Lesson 1, Topic 1
In Progress

Victimization and Victimhood

When we’ve been traumatized, we’ve experienced victimization. We’ve experienced something harmful, hurtful, painful.  In the video, Gabor talks about Lindsey, the individual who experienced her mother’s drinking. Lindsey experiences herself as a victim of her mother’s drinking. Lindsey was indeed victimized by her mother’s drinking, in that it occurred, and it affected Lindsey.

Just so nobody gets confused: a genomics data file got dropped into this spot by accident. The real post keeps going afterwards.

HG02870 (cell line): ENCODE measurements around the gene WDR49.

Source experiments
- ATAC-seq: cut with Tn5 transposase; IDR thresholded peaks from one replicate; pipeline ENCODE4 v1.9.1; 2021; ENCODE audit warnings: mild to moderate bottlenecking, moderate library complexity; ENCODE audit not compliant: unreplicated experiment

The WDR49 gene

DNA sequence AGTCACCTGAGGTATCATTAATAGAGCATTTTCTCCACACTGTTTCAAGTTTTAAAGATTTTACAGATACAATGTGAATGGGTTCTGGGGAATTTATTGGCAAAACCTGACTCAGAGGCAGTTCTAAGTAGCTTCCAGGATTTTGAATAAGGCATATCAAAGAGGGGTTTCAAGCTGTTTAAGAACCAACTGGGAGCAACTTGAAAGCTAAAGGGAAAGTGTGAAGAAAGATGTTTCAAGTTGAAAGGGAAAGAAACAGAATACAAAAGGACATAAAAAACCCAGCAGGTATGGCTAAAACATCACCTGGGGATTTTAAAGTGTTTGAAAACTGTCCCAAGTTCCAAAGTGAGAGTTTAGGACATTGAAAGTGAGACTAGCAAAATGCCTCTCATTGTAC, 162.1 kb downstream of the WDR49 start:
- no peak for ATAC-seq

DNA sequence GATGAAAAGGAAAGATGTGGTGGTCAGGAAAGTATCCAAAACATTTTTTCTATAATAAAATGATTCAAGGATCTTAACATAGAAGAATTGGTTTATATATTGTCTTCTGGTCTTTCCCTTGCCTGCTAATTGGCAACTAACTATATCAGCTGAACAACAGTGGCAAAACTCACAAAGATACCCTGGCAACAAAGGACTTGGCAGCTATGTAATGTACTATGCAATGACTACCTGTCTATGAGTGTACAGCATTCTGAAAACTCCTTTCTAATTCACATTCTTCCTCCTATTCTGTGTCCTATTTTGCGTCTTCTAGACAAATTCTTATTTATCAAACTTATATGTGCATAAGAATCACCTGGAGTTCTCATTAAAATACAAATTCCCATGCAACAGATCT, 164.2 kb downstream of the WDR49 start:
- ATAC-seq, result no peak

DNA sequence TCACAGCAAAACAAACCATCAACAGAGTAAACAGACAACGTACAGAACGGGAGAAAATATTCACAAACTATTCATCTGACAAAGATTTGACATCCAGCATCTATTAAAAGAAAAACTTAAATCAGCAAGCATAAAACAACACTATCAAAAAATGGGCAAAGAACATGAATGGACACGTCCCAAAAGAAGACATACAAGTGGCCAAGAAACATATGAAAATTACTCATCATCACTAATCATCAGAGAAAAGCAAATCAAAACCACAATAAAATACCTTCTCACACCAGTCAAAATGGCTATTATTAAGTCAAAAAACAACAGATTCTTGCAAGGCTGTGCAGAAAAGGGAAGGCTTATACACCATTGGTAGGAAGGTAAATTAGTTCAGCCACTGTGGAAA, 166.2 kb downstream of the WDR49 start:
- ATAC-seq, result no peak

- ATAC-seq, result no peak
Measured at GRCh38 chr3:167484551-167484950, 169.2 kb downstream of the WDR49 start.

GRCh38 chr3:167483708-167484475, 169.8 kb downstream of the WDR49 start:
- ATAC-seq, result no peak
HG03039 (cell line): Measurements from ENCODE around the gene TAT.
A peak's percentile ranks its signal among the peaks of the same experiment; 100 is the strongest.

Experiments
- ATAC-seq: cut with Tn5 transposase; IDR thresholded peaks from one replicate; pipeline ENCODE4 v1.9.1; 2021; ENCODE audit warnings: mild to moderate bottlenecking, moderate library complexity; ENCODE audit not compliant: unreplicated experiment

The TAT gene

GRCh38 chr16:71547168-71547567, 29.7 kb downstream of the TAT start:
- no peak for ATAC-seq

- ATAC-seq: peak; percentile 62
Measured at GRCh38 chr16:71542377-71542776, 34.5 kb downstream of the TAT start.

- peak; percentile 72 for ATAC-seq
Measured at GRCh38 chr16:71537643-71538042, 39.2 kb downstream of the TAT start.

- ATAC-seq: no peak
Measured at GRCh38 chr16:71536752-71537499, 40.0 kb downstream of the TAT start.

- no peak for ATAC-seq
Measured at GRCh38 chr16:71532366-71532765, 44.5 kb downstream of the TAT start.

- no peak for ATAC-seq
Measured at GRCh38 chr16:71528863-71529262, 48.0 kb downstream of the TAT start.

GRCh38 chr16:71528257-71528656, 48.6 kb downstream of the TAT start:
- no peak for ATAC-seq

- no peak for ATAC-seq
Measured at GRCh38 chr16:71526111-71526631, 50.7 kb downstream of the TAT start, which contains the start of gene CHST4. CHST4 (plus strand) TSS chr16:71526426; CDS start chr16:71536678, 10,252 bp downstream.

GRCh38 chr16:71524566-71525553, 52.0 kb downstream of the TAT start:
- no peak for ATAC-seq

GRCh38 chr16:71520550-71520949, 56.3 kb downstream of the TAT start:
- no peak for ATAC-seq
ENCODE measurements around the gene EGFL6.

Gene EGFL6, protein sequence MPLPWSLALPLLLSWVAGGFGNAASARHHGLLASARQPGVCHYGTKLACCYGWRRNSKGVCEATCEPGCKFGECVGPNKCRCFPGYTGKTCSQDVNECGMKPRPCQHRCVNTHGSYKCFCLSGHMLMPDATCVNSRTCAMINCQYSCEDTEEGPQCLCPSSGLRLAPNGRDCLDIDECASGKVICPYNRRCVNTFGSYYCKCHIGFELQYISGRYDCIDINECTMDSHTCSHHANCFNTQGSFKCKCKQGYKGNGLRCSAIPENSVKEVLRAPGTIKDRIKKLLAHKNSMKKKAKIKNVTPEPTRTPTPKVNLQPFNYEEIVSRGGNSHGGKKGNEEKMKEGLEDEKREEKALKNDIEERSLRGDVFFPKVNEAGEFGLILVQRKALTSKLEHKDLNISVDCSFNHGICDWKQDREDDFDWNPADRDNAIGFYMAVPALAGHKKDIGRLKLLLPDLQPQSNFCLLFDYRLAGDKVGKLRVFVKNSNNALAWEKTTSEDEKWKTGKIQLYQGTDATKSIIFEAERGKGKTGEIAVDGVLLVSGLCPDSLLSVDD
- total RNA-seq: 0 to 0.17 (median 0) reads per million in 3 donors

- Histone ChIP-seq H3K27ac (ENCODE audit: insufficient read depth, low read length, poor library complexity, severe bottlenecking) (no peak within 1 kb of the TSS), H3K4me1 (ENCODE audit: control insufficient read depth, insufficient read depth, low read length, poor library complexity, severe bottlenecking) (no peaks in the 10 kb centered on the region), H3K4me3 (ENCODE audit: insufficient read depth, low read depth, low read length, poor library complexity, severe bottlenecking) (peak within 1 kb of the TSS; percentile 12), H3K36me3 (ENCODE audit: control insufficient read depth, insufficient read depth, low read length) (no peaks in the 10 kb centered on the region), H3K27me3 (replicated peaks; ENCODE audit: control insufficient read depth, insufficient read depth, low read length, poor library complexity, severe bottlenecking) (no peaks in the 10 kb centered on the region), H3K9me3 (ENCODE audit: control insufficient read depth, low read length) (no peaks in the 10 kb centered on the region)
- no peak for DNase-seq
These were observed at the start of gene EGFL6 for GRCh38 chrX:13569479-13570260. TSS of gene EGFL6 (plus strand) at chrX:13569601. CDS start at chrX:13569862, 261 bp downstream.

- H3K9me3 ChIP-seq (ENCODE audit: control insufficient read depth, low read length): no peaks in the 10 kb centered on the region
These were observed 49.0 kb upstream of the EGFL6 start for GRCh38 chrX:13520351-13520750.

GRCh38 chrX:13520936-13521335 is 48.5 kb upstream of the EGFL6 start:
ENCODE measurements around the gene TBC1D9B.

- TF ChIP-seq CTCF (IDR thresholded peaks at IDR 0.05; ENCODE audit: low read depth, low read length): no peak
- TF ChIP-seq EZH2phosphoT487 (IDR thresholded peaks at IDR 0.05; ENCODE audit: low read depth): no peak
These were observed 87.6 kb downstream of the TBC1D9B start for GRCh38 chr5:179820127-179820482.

The crucial point is, that victimization does not automatically lead to victimhood. Victimhood happens when someone is victimized, but victimhood happens when we give up our power over the situation.  We cannot change the fact that we were victimized, but we can choose what we do now that it has happened.  As soon as we reclaim and own our power, we’re no longer a victim. And this applies whether we are the addicted person in a family, or a family member. When we take our power, then we choose how we respond.  We become, as Gabor puts it, “response-able.”